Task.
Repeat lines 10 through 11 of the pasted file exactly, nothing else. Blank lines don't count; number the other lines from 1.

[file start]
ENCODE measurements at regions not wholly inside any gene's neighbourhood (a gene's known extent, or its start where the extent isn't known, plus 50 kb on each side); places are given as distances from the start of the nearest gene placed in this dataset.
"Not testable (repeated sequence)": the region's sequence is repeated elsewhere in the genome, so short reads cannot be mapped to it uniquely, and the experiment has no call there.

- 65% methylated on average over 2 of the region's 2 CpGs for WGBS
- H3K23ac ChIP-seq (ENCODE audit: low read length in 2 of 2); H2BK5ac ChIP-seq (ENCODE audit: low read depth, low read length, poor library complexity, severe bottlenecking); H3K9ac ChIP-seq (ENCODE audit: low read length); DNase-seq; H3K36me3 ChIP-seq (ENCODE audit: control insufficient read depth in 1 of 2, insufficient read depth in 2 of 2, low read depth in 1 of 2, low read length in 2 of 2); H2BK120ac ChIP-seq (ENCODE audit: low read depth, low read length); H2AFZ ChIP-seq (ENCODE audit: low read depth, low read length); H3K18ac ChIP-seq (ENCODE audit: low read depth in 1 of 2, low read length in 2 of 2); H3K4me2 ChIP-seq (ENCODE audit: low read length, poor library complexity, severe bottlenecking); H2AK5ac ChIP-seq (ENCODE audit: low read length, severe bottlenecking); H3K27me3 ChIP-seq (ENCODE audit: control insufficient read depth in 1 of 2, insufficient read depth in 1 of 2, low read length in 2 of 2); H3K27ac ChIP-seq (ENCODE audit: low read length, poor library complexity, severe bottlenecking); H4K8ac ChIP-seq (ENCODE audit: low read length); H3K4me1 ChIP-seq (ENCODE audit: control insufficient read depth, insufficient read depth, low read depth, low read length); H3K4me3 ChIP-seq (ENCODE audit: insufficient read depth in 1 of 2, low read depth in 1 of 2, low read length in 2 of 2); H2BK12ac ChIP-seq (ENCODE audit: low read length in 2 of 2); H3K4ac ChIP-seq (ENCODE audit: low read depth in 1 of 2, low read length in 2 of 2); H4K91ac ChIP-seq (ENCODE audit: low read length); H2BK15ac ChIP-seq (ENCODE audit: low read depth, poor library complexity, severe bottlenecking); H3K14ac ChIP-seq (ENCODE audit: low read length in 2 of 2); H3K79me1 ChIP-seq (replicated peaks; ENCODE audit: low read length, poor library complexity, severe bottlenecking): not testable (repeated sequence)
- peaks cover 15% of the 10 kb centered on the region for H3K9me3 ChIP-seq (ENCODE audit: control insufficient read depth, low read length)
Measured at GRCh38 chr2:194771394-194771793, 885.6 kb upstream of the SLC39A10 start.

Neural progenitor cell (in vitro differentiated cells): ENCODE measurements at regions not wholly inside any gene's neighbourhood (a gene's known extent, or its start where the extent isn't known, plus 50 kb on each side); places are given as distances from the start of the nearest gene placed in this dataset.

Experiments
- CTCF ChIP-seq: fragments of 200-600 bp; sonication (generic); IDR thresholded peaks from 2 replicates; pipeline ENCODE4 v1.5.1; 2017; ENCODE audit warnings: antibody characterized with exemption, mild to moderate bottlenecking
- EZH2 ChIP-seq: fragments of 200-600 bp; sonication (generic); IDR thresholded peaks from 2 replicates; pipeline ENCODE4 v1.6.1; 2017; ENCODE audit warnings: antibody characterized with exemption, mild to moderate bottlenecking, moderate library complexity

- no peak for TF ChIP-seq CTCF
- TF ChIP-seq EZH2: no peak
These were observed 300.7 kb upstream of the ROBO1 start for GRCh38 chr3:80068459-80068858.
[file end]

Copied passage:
- EZH2 ChIP-seq: fragments of 200-600 bp; sonication (generic); IDR thresholded peaks from 2 replicates; pipeline ENCODE4 v1.6.1; 2017; ENCODE audit warnings: antibody characterized with exemption, mild to moderate bottlenecking, moderate library complexity

- no peak for TF ChIP-seq CTCF